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Everything you need to know about NCRs

Office desk, forms, calculator, laptop, ncr forms

What is an NCR?

NCR stands for No Carbon Required. An NCR is a more recent, and much cleaner version of the old carbon copy sheets used to make duplicates of hand written forms as they do not require the loose carbon sheets in order to create the duplicate.

How do they work?

The front of each of the duplicate sheets is coated in a chemical which contains a very fine layer of clay particles, and the back of all the sheets is coated with a very fine layer of ink particles. When the top copy is written on, the duplicate sheets are compressed, and the layer of clay chemical reacts to attract the ink from the surface above, becoming darker where the pen indents the paper.

What is an NCR comprised of?

Each “NCR set” is made of a printed top sheet (usually white), and then a specified number of printed copy sheets (usually yellow, pink, blue and green) which are used to make the copies. Sets may be duplicate (top+1), triplicate (top+2) or quadruplicate (top+3). The sheets within each set are printed identically on the front thoughout; usually some sort of form which will be populated with hand written information. The backs of each sheet may also be printed. This is a usual place for terms and conditions or general information which needs to be shared.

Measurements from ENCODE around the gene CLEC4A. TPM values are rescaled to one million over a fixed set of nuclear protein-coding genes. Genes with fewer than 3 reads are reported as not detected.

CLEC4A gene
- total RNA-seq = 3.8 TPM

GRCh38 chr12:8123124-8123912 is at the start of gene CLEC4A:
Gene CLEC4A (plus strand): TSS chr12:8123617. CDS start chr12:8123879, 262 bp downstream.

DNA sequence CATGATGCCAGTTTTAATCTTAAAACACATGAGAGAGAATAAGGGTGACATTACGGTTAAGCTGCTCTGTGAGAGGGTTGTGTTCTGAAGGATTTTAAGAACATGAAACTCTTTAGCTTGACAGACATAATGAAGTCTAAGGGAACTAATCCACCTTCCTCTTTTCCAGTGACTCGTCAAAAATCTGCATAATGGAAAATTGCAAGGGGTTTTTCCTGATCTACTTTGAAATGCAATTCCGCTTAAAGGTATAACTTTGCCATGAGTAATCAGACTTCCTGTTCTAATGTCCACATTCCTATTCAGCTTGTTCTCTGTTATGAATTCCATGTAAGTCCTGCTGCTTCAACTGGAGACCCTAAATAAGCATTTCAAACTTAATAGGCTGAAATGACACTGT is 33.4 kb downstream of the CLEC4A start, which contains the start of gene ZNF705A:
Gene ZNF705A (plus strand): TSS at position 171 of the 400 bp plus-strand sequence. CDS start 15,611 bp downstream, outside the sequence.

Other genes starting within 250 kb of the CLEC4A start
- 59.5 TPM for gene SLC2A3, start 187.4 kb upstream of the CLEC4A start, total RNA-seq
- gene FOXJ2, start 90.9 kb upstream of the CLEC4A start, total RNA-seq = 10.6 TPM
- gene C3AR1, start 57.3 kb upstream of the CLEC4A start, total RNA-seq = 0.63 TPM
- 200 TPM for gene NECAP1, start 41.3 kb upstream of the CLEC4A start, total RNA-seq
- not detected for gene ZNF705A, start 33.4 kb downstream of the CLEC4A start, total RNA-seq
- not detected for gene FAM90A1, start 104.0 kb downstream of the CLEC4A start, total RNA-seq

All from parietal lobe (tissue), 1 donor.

How are NCR sets presented?

NCRs can be compiled in a number of different ways, depending on how they are to be used.


A top sheet and duplicate sheets glued together along one edge.

This is usually the cheapest production option. Because each of the sets is loose, they are potentially more fragile. However, the advantage is that the sets can be shared out more easily between users. Loose sets are good in an office setting where there is a desk to lean against when writing, and the duplicate sheet can be safely stored in a client folder or filing cabinet shortly after the form has been filled in.


Many sets are glued together along one edge to form a pad with a sturdy cardboard back. Pads are usually made up of 50 sets, but this can vary. Pads are less fragile than individual sets, and do provide some writing support, however they must be used with a writing shield (usually a piece of thick cardboard) in order to protect subsequent copies from becoming marked.